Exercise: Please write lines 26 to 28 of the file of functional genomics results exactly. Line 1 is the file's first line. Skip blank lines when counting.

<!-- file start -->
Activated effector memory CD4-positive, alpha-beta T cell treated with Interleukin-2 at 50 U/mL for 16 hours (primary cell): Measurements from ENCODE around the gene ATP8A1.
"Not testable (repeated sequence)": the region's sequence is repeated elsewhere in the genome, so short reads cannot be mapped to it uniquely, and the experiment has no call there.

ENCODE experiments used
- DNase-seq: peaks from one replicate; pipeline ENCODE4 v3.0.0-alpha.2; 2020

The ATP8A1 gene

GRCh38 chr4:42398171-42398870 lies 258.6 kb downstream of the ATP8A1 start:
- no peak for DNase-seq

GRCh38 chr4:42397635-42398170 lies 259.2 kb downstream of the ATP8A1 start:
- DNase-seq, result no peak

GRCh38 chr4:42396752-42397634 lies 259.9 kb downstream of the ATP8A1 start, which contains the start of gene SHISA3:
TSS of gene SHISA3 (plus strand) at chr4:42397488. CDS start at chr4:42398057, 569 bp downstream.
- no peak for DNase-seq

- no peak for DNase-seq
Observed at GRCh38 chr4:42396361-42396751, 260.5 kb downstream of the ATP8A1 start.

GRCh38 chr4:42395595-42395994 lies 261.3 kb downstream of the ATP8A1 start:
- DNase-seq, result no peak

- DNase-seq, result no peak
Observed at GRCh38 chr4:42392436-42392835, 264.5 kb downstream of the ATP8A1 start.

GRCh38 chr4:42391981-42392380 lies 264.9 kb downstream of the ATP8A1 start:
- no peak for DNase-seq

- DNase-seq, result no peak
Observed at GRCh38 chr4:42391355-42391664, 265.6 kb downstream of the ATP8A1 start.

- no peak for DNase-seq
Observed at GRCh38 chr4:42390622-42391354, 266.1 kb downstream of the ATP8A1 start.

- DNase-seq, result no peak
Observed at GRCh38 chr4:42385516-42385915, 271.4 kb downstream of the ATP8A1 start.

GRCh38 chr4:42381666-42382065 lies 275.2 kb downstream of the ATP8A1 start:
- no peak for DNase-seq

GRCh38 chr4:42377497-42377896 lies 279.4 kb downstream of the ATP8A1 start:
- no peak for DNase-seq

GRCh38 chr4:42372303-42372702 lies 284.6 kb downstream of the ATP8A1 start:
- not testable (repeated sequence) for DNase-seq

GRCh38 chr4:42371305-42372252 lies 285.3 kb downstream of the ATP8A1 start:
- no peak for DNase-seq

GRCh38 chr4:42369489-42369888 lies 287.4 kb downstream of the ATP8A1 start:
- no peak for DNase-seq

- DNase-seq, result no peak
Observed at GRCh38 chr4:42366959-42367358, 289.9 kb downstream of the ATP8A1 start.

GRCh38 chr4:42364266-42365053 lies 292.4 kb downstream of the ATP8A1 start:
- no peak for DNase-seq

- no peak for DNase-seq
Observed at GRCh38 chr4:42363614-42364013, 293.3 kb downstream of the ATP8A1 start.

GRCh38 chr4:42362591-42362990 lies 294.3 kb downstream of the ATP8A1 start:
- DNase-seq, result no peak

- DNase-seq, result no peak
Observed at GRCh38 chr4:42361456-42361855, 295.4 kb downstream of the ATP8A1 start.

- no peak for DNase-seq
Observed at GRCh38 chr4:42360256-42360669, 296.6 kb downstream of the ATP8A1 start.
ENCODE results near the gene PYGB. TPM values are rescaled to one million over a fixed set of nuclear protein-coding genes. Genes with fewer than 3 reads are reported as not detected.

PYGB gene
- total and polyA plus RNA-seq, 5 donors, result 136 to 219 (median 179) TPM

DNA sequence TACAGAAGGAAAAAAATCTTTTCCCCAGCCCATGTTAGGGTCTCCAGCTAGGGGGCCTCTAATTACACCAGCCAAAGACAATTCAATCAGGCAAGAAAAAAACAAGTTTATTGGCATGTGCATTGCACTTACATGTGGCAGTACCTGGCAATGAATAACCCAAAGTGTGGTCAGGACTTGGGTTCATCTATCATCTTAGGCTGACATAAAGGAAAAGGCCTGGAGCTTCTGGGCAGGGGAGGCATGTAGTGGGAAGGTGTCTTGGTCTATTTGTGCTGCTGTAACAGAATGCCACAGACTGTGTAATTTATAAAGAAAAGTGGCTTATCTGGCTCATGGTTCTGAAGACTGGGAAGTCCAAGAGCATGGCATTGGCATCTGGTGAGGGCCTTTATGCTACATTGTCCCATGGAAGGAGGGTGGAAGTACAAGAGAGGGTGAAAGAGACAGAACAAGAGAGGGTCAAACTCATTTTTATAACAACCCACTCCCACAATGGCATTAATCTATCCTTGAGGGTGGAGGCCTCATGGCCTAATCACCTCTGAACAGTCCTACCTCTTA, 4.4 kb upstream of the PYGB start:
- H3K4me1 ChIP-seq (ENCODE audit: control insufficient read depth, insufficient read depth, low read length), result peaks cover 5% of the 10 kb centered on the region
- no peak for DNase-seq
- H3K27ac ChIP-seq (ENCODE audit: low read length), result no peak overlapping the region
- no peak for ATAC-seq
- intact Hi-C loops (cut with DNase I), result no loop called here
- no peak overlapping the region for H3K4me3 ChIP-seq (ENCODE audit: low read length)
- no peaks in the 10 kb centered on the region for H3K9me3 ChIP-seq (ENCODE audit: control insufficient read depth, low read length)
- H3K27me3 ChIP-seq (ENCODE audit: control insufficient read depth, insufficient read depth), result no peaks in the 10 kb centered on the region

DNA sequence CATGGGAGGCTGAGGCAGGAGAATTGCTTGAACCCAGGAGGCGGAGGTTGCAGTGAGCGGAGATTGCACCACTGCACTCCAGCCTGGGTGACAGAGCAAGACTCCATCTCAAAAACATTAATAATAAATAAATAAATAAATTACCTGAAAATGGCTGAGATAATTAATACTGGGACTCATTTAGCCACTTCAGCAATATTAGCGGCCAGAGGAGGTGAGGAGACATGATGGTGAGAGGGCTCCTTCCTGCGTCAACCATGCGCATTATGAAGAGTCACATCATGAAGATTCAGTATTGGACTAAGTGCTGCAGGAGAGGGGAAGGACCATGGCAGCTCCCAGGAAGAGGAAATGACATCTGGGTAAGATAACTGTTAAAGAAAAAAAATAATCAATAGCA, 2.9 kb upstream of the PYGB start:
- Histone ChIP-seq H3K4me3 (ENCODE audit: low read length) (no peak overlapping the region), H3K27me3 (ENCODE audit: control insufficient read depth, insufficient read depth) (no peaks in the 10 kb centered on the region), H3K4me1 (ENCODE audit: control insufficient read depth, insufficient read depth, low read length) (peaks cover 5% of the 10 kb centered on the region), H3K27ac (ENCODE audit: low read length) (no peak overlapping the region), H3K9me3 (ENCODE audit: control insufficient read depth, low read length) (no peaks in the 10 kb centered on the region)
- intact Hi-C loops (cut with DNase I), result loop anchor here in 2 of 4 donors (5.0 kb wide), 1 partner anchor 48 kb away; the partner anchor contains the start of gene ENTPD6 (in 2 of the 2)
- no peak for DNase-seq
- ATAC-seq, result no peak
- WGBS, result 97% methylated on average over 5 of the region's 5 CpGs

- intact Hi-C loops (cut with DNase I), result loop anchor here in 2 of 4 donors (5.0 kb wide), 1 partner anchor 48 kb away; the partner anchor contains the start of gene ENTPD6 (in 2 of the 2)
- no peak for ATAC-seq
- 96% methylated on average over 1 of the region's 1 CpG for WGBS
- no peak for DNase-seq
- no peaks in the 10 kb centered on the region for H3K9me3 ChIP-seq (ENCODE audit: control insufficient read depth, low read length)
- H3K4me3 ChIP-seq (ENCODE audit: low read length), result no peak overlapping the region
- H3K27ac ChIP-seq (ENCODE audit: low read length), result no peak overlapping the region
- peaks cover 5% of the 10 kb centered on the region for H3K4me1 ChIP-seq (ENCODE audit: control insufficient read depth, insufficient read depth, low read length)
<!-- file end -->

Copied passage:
Observed at GRCh38 chr4:42385516-42385915, 271.4 kb downstream of the ATP8A1 start.

GRCh38 chr4:42381666-42382065 lies 275.2 kb downstream of the ATP8A1 start:
- no peak for DNase-seq